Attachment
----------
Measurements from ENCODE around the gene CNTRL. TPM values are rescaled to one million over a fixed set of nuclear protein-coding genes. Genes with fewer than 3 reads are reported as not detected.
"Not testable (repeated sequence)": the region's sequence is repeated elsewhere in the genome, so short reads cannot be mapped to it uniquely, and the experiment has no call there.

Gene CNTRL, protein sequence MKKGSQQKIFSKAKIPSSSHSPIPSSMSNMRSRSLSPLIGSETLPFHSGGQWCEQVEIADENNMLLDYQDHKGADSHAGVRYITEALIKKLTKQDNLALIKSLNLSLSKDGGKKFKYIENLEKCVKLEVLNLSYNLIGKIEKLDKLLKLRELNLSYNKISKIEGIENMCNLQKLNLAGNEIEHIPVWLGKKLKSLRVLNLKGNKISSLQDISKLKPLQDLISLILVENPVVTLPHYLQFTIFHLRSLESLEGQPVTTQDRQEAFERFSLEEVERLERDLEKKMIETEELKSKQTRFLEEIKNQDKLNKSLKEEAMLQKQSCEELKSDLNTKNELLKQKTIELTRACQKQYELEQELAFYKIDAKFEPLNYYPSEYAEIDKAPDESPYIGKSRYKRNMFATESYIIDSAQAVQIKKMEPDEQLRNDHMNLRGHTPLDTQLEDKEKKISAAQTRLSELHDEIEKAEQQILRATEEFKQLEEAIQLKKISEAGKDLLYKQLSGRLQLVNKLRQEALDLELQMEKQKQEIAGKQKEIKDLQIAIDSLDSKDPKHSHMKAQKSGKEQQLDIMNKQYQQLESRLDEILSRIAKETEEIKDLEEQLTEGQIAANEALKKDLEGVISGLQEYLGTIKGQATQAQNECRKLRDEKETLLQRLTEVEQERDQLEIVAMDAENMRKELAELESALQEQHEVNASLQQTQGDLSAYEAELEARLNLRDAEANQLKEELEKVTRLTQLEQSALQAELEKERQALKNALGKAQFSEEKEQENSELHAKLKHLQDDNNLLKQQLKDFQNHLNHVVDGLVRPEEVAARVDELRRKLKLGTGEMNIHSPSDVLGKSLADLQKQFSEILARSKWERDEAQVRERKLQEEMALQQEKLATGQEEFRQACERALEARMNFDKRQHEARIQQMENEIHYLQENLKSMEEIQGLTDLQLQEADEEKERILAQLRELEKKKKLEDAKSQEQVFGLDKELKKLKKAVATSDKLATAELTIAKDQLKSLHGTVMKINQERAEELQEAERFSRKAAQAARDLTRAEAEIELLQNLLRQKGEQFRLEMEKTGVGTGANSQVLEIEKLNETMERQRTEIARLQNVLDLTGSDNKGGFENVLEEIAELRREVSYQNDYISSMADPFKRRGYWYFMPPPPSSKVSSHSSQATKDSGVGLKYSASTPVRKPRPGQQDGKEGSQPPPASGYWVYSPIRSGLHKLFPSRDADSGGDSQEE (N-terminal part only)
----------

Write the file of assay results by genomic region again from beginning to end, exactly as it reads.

Measurements from ENCODE around the gene CNTRL. TPM values are rescaled to one million over a fixed set of nuclear protein-coding genes. Genes with fewer than 3 reads are reported as not detected.
"Not testable (repeated sequence)": the region's sequence is repeated elsewhere in the genome, so short reads cannot be mapped to it uniquely, and the experiment has no call there.

Gene CNTRL, protein sequence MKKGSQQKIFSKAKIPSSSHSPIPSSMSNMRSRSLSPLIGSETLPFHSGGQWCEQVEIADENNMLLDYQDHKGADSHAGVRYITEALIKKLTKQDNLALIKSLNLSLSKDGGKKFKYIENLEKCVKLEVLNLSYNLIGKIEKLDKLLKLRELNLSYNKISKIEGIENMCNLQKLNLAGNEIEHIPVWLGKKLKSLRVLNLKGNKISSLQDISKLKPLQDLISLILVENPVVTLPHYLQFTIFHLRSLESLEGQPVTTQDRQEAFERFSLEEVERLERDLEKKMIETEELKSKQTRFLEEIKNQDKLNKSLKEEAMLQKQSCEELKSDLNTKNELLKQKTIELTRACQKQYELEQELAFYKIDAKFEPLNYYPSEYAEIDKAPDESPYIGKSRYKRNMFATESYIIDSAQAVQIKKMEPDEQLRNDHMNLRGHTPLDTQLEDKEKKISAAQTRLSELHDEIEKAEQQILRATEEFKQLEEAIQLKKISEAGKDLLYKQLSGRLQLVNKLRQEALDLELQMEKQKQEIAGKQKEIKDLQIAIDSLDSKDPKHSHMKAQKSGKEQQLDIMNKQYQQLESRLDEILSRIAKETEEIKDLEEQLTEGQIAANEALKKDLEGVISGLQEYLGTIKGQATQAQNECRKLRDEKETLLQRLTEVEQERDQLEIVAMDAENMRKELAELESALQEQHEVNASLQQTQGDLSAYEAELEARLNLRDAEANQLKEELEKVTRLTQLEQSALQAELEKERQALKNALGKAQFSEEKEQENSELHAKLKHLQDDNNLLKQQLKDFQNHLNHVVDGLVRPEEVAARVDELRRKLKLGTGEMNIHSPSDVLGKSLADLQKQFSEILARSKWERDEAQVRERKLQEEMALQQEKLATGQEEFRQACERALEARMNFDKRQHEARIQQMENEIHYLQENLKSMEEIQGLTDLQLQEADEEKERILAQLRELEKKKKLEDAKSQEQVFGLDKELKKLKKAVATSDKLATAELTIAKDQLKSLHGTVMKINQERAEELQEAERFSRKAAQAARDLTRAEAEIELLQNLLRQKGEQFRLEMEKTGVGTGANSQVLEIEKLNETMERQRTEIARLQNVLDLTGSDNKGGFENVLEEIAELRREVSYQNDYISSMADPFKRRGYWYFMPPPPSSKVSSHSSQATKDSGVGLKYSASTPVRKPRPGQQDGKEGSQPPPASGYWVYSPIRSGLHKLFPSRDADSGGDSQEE (N-terminal part only)